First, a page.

The aircraft manufacturer has begun talking with suppliers to have them prepare to start shipping parts in April, Reuters reported, citing people familiar with the matter.
Boeing halted production of the jet in January in the wake of worldwide grounding a year ago which followed two fatal crashes tied to the plane’s control software.
The company has a backlog of 400 of the single-aisle aircraft, the workhorse of many airlines around the world.
The report comes as Boeing is moving to temporarily close all of its production in the Seattle area on Wednesday due to the coronavirus.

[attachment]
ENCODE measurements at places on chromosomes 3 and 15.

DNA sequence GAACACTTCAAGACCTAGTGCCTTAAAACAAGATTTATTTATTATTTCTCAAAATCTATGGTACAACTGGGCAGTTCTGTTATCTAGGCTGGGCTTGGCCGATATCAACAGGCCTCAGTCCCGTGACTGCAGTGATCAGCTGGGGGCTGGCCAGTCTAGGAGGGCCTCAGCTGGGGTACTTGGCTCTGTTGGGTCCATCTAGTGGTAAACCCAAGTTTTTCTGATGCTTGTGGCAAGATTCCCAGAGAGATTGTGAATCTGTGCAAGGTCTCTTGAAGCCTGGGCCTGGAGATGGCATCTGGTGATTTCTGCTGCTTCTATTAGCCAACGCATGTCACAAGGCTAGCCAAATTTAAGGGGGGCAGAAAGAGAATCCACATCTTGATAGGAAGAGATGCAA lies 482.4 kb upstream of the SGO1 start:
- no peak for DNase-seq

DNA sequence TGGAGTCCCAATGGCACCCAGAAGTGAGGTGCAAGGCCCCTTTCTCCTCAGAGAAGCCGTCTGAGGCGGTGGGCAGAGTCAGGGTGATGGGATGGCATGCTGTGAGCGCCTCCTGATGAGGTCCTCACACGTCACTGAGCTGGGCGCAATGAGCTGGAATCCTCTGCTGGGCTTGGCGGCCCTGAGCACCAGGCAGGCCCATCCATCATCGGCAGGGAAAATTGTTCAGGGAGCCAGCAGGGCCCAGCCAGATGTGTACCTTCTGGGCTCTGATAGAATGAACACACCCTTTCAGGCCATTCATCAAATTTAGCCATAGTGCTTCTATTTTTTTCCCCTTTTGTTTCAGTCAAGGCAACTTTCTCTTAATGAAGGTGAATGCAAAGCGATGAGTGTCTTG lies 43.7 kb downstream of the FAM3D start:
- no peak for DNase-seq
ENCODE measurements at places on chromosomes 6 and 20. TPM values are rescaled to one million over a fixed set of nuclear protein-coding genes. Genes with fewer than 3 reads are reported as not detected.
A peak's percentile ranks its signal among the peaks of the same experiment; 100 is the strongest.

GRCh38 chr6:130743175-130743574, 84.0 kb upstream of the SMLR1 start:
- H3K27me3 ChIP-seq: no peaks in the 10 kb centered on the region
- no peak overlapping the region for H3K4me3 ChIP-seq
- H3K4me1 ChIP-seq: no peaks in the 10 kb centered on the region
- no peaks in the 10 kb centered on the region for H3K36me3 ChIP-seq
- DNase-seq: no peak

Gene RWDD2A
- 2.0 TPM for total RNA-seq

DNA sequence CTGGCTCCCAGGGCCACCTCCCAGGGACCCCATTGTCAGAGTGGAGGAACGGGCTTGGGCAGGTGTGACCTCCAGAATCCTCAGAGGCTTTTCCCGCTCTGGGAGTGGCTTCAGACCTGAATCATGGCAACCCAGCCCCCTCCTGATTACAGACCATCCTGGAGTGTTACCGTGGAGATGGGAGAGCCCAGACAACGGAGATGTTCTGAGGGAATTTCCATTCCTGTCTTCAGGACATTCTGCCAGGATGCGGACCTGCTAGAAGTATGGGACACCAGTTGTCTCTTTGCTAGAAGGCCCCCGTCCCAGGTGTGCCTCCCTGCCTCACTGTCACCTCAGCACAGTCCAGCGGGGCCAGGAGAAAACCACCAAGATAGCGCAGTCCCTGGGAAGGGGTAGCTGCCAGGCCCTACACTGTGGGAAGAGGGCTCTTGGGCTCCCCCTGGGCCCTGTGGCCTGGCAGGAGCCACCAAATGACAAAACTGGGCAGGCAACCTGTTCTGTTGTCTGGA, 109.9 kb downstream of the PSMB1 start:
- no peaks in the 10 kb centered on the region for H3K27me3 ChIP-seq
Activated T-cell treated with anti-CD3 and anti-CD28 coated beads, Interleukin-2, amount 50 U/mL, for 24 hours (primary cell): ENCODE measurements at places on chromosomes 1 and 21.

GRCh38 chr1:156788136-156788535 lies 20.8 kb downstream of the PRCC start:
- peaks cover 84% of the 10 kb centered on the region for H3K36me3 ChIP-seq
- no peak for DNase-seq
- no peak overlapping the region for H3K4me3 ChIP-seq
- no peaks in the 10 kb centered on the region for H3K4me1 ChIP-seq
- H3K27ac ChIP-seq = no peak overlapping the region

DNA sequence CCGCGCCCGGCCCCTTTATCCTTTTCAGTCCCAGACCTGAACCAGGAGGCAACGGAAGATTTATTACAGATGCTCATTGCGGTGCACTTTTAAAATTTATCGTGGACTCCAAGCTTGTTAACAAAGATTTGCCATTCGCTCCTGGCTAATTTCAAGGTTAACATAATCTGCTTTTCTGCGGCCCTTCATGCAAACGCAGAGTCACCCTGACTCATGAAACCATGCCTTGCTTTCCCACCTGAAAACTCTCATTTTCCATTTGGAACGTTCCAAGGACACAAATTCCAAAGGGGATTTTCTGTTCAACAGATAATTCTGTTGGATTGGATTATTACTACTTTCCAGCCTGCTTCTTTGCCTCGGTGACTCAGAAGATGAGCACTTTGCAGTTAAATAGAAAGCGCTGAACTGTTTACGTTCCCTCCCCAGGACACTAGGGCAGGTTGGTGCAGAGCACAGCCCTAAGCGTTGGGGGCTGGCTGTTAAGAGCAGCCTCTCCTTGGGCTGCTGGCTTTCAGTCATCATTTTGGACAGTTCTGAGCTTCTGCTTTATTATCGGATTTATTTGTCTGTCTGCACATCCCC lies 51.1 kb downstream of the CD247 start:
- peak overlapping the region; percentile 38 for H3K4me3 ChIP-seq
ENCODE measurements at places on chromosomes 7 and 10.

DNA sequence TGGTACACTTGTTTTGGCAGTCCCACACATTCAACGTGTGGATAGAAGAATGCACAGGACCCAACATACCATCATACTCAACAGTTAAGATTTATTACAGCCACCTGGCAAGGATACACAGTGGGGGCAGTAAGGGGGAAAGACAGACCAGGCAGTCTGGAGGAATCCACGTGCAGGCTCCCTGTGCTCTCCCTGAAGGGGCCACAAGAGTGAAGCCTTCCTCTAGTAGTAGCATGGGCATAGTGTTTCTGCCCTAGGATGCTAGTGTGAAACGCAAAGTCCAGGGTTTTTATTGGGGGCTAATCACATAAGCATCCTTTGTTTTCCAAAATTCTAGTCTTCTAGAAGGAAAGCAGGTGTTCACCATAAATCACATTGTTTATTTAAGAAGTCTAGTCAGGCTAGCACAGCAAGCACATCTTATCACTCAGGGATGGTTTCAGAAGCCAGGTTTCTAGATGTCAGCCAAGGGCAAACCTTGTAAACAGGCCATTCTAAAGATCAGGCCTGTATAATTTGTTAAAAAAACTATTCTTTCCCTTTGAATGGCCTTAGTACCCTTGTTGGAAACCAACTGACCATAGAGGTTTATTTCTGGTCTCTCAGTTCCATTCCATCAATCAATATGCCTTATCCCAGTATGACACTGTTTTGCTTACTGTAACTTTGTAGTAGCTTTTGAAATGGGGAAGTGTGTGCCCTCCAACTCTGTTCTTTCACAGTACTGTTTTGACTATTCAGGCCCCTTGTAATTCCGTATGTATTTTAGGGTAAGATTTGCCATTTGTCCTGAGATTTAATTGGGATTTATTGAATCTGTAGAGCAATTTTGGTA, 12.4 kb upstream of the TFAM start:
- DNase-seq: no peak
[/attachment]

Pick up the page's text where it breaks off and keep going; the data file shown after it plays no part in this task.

As governments around the world have ordered their citizens to stay home to avoid spreading the virus, the global travel industry has collapsed, with airlines threatening layoffs and seeing massive government bailouts.
The 737 MAX has yet to be approved to return to service, though Boeing has been hoping to win approval for the plane to fly again by the middle of this year.
The company's botched efforts to win approval for it to fly again eventually led to the ouster of CEO Dennis Muilenburg in December.
Shares of Boeing rose sharply Tuesday amid a widespread Wall Street rally in anticipation of congressional approval of a $2 trillion package of economic supports for the U.S. economy in the wake of the coronavirus. Boeing itself is seeking $60 billion in supports, according to Reuters.
Shares rose $8.67, or 6.8%, to $136.35 in after-hours trading after gaining 21% during the regular session.